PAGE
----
While we praise hard work and frugality, these traits also run counter to much that Americans dream to achieve today. Retiring early, becoming a millionaire overnight, achieving fame and fortune by winning a talent contest … these are the ideas behind bestsellers and top rated television programs. We talk the talk of hard work, pulling yourself up by your bootstraps, scraping and scrapping and saving for our dreams; these are the bedrocks upon which America was built and, thus, they remain a part of our societal DNA. As one of our Founding Fathers, Benjamin Franklin, said, “The way to wealth depends on just two words, industry and frugality.” In theory. But in reality, for more reasons than we can count, they are less and less the walk of America. 

Economists speak of “frugality fatigue” as a driving force behind folks living in debt. As a species, we aren’t always very good at delayed gratification. We want what we want now and we’ve built a society that feeds this human habit in so many ways. Thus, when we also hear the popular mantra “do more with less” in our workplaces and business, it’s not something that we necessarily want to hear. It becomes a very negative thing. It wears us out, after awhile. We get stretched too thin. We simply cannot do more and more with less and less. In this sense, frugality becomes our enemy.

But is it? Was Mr. Franklin wrong? Or is there a way to look at “do more with less” that prompts something beyond stress?

According to Navi Radjou, an innovation strategist in Silicon Valley, the answer to that question is yes. In his thought-provoking TED Talk, Creative Problem-Solving in the Face of Extreme Limits, he outlines his theory of frugal innovation. In this brief talk, he gives lots of examples of people living in conditions where resources are often extremely limited, yet rather than limiting their ability to solve problems, the situation actually enhances their creativity and results in solutions that they would likely never come up with in a land of plenty.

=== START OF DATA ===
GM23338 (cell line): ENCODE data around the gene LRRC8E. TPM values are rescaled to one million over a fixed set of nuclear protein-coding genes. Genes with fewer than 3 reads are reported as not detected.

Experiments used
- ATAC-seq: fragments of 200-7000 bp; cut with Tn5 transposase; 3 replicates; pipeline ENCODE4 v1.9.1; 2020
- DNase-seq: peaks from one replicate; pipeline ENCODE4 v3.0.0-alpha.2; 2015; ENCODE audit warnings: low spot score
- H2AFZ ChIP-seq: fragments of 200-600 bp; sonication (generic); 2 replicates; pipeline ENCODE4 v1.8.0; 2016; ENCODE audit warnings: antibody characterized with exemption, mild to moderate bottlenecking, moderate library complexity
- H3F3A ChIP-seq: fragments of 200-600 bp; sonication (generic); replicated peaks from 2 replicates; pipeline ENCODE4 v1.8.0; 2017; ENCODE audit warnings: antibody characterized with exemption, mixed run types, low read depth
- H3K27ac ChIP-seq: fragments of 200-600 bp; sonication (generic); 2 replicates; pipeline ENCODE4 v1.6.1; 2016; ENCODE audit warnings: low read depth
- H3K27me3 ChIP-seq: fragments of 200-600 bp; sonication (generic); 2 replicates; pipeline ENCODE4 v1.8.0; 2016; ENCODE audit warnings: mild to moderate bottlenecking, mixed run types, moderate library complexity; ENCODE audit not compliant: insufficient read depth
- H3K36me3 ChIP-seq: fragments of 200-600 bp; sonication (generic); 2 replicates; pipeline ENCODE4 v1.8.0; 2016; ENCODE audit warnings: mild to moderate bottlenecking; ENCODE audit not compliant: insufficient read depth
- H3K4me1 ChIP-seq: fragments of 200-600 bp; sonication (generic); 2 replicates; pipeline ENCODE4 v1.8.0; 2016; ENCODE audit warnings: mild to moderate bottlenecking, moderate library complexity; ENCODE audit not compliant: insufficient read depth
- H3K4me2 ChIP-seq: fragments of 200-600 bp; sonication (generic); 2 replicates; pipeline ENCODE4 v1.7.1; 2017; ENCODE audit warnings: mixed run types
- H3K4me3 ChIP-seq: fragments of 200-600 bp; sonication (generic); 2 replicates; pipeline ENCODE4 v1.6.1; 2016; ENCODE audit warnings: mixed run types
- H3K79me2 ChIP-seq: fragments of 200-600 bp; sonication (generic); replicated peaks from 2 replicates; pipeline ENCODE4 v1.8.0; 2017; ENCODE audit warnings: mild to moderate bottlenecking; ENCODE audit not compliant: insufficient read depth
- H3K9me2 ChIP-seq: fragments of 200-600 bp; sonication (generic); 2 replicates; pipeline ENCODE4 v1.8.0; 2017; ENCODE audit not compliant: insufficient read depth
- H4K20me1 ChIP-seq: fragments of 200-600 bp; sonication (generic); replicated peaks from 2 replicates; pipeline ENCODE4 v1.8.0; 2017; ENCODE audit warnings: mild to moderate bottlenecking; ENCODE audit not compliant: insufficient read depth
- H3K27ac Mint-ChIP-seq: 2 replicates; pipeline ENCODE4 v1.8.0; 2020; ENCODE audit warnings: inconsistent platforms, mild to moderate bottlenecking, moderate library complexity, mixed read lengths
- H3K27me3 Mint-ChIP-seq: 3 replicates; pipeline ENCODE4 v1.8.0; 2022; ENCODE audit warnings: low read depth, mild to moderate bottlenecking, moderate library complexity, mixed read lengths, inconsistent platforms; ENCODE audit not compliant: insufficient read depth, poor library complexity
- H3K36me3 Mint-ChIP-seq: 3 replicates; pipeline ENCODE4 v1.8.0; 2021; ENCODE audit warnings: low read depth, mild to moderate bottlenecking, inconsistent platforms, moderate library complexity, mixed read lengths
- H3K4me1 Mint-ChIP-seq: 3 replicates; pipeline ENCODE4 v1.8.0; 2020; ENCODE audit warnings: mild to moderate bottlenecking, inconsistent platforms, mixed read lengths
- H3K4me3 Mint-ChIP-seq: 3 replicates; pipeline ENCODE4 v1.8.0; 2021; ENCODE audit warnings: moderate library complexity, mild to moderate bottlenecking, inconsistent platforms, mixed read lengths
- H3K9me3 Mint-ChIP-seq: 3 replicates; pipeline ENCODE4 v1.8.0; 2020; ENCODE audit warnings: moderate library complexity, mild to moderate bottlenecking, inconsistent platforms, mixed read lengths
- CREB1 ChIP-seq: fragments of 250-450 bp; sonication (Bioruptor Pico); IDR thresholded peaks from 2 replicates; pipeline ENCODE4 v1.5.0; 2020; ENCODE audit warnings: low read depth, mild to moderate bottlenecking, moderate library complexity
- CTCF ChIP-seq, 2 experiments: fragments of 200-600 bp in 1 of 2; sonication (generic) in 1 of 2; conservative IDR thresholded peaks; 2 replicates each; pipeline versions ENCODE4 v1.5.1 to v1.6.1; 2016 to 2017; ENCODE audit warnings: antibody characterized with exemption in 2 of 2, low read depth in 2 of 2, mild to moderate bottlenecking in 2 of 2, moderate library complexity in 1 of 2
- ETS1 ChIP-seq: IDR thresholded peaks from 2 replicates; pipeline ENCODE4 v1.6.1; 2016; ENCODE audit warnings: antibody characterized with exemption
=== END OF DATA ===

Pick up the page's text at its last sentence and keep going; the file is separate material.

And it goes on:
They can magically transform adversity into opportunity, and turn something of less value into something of high value. In other words, they mastered the art of doing more with less, which is the essence of frugal innovation.

~ Navi Radjou

We hardly need to live in abject poverty to take advantage of this idea. Librarianship, and any profession struggling with finding its footing and value in tough times, can tap into the one resource that’s common in most every situation, human ingenuity. Radjou calls it our most abundant resource. We need to find ways and create situations that foster our ingenuity. Maybe, the pressure cooker of a “do more and more with less and less” work setting can be the impetus for this. Maybe not knowing what’s coming next, not knowing where we belong, not knowing how to define and/or redefine ourselves is just the environment we need to push us towards creative solutions.

In many ways, I’m glad that I’ve entered my new role as an evaluator without a lot of traditional knowledge and background in the subject. Yes, I’ve been reading and studying up on the basics, but lacking the resource of years of experience and know-how, I find that I’m able to come up with some different thoughts and ideas and solutions that I probably wouldn’t have come up with otherwise. It’s like the team that enters the big game for the first time. They don’t know enough to know to lose.

One of the great things about evaluating the impact of clinical and translational research is that nobody really knows exactly how to do it yet. This is what I tell myself. It helps me put aside any anxiety of knowing that I don’t necessarily know what I’m doing, and sets me free to try all sorts of things in doing my job. It’s my way of making the most out of my limited resources and thus practicing frugal innovation. And that can be downright exciting. 

 

 

Why Not Us?

21 Nov
Credit: NIH/NLM

Dr. Donald Lindberg, Credit: NIH/NLM

A couple of weeks ago, Francis Collins, Director of the National Institutes of Health, issued a gracious and thoughtful statement on the announcement of Donald Lindberg’s retirement as Director of the National Library of Medicine. Dr. Lindberg has held this post for more than 30 years and as any and everyone knows, the past 30 years in libraries and/or information science has seen monumental change. Dr. Collins lauded Dr. Lindberg’s leadership throughout this time. He also said this:

Trained as a pathologist, Don re-invented himself as an expert and groundbreaking innovator in the world of information technology, artificial intelligence, computer-aided medical diagnosis, and electronic health records.